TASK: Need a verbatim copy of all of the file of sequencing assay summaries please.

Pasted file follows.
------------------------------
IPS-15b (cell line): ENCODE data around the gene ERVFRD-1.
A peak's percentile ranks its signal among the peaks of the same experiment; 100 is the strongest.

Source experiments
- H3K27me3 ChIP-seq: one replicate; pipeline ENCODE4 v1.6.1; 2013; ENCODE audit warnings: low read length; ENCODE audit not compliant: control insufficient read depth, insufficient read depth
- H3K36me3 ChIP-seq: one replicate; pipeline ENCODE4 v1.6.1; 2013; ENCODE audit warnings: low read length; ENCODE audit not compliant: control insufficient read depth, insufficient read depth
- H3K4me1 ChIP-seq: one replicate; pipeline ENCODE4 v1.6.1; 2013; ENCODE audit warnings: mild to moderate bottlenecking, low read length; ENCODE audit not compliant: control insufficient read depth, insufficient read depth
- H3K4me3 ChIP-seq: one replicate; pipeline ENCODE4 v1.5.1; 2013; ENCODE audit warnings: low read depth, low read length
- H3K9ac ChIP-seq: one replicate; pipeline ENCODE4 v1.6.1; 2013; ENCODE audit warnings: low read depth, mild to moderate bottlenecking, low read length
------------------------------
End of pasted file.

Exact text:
IPS-15b (cell line): ENCODE data around the gene ERVFRD-1.
A peak's percentile ranks its signal among the peaks of the same experiment; 100 is the strongest.

Source experiments
- H3K27me3 ChIP-seq: one replicate; pipeline ENCODE4 v1.6.1; 2013; ENCODE audit warnings: low read length; ENCODE audit not compliant: control insufficient read depth, insufficient read depth
- H3K36me3 ChIP-seq: one replicate; pipeline ENCODE4 v1.6.1; 2013; ENCODE audit warnings: low read length; ENCODE audit not compliant: control insufficient read depth, insufficient read depth
- H3K4me1 ChIP-seq: one replicate; pipeline ENCODE4 v1.6.1; 2013; ENCODE audit warnings: mild to moderate bottlenecking, low read length; ENCODE audit not compliant: control insufficient read depth, insufficient read depth
- H3K4me3 ChIP-seq: one replicate; pipeline ENCODE4 v1.5.1; 2013; ENCODE audit warnings: low read depth, low read length
- H3K9ac ChIP-seq: one replicate; pipeline ENCODE4 v1.6.1; 2013; ENCODE audit warnings: low read depth, mild to moderate bottlenecking, low read length